With over one million North Americans doing Short Team Missions (STMs) annually, they are a dominant if not controversial influence in missions practice today. Do STMs advance or hinder the Kingdom? Do its members respect or abuse local culture? How can their effectiveness be maximized?
Throughout the research, there are numerous perceived positives attributed to STMs. The following list from Bill Taylor’s article, “The Place of Short-Term Missions” (in Mission Today), suggests that STMs
- offer hands-on, direct contact with cross-cultural missions
- provide realistic vision for the global task
- provide opportunities to see God at work in the life of an individual and in the local church
- offer the opportunity to increase the burden and passion to pray
- offer the opportunity to have deep exposure to local needs
- may help one to become an intercessor or missions mobilizer
- give opportunities to embrace or renew passions for serving locally at home
- show how the power of one’s personal life may greatly impact others in one’s home culture
- may encourage the consideration of making a commitment for longer term cross-cultural service
- show through one’s life a life of total commitment to the will of God (Taylor 1996)
Equally valuable to consider are critiques of STMs. The following list from Alex Smith, who wrote “Evaluating Short-Term Missions: Missiological Questions from a Long-Term Missionary,” says that STMs may be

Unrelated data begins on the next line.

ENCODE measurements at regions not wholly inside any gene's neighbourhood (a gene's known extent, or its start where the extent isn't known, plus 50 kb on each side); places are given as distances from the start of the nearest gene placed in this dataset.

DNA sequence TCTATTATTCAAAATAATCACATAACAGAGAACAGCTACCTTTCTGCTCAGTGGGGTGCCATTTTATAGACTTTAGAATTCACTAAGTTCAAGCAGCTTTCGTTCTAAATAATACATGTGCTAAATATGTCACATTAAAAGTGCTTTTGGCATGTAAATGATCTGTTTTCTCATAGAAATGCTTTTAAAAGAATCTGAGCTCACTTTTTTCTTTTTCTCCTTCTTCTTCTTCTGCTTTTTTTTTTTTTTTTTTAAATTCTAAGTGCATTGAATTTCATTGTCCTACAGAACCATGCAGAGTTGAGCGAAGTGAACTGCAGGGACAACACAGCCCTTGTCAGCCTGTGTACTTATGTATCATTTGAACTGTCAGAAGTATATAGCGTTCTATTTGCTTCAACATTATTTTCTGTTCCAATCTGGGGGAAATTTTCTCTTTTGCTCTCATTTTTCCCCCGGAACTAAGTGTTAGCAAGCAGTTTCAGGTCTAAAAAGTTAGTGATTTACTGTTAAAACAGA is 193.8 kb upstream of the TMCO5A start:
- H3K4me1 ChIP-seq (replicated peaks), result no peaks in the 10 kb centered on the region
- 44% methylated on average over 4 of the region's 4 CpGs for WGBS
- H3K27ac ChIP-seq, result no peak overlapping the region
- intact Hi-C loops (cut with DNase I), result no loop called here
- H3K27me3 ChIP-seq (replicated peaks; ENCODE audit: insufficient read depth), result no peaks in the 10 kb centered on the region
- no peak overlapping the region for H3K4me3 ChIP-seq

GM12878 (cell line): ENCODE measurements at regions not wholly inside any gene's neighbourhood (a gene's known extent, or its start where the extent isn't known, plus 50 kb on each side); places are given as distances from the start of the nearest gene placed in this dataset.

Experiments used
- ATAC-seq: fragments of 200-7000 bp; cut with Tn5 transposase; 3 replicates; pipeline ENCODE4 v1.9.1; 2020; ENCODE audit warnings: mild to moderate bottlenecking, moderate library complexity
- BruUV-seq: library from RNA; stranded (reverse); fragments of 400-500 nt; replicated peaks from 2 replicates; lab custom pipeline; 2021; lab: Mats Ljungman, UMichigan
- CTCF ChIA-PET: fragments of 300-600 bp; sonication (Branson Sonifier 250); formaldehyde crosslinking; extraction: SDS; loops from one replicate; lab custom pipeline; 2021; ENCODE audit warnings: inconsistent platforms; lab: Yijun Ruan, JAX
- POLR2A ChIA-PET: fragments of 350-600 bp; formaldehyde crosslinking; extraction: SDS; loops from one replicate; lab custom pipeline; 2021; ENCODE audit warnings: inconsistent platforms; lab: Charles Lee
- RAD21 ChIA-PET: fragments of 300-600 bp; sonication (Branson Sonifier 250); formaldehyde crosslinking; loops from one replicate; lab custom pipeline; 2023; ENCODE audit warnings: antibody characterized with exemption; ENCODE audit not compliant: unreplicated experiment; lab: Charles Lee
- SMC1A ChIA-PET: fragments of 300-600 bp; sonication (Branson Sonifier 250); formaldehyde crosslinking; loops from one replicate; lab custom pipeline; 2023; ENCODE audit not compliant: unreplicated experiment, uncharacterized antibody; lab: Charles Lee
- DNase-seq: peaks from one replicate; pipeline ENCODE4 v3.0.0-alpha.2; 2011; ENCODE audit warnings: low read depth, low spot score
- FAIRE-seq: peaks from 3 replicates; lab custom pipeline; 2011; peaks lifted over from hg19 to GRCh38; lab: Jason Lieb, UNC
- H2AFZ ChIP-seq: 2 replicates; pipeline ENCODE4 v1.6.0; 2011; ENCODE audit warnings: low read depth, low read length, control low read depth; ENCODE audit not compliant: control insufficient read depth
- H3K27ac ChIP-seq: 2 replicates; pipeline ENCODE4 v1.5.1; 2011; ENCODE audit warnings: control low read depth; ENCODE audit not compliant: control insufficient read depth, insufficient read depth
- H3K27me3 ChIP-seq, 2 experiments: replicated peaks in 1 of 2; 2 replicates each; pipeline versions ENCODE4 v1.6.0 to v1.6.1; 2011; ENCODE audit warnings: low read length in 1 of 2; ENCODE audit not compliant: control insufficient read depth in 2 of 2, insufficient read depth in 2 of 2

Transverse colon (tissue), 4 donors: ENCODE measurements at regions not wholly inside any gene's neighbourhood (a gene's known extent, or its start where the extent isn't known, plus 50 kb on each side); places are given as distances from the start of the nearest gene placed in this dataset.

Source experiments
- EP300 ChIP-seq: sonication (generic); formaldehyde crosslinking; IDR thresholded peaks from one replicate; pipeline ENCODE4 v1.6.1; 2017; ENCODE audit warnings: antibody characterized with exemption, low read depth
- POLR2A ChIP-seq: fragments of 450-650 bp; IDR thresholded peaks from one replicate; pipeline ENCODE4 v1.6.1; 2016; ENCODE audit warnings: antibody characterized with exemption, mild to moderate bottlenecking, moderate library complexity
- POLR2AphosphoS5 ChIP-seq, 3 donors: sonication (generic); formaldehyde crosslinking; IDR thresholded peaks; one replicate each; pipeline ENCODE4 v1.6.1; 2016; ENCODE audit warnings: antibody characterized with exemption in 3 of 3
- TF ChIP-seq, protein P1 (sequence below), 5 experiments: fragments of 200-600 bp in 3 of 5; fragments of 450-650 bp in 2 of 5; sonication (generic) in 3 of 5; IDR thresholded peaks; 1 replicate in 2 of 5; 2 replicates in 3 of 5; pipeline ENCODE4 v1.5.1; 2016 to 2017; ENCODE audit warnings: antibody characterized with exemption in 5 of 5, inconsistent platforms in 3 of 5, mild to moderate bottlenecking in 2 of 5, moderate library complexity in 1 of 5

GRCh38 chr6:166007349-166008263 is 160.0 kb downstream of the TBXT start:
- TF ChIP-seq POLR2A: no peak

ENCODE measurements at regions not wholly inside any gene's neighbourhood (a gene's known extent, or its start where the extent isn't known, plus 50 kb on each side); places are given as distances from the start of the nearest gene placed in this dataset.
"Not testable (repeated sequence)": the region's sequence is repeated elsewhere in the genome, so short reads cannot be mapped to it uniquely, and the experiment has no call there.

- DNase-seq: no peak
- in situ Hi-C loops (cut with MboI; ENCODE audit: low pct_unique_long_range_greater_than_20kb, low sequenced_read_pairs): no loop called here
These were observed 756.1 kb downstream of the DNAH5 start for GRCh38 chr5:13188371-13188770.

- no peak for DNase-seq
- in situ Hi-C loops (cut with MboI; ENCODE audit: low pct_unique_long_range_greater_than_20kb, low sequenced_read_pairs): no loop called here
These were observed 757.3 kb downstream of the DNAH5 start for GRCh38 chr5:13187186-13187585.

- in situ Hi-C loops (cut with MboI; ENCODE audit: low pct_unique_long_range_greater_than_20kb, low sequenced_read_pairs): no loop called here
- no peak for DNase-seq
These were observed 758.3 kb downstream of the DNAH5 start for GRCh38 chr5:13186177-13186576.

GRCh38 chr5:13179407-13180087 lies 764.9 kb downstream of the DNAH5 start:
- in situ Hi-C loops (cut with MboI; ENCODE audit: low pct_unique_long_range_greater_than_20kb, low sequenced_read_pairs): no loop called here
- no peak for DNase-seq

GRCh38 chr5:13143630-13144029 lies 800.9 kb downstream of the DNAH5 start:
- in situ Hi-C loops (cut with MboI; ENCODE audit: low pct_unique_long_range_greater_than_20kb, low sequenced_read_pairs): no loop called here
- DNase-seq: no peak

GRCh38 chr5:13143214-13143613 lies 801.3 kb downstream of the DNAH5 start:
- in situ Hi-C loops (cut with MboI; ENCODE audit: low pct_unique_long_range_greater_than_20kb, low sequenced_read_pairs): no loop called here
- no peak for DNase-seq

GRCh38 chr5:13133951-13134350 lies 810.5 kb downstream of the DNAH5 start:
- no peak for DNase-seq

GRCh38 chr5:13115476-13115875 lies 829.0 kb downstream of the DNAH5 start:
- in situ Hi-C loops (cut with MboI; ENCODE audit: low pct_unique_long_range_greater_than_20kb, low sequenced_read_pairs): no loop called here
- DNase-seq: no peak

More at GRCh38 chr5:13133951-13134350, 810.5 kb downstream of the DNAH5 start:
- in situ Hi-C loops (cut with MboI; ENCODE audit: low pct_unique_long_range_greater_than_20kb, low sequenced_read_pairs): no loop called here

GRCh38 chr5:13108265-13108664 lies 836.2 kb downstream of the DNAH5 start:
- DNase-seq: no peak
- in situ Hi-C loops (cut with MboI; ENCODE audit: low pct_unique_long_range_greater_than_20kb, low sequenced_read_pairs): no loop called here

- short-sighted convenience without long-term commitment
- self-centered individualism without deep altruistic concern for other
- instant gratification without distant responsibility
- intense activity without deliberate purpose – lacking significant eternal goals
- social service participation without evangelistic proclamation that short circuits spiritual duty
- immediate satisfaction without eternal consequences
- humanistic self sufficiency without theological reflection and analysis – unevaluated self dependency (Smith 2008, 56-57)
Brian Howell, an associate professor of anthropology at Wheaton College in Illinois, did an ethnography on a STM in which he was a participant observer. His findings are described fully in his book, Short-Term Mission: An Ethnography of Christian Travel Narrative and Experience (Howell 2012).
Howell provides the following suggestions for framing a STM experience so as to maximize its significance and effectiveness:
Preparing to go:
- Spend as much time studying the history, economics, politics and spiritual context of the community as is spent preparing for the activities.
- Invite people from the country or community to which the team is travelling to address the group.
While in the field:
- Spend time talking to leaders of the community—Christian and non-Christian—about the problems, solutions and initiatives already at work.
- Present visits to a museum, educational institution, monument or natural site as part of the mission rather than “just tourism.”
When the team returns:
- Plan several mandatory follow-up meetings to review what people have learned, how it has affected them, and what changes they have made or should make in their thinking or behavior.
- Prepare a presentation of the trip, focusing on resources in the country and the work going on there, rather than a portrayal of the needs and how the team met them. (231-234)
*Excerpts taken from “Short Term Missions: Tourists, Sojourners, Culture, and Mission,” a paper that I presented last week at the Kingswood simulcast site of the annual meeting of the Canadian Chapter of the Evangelical Missiological Society.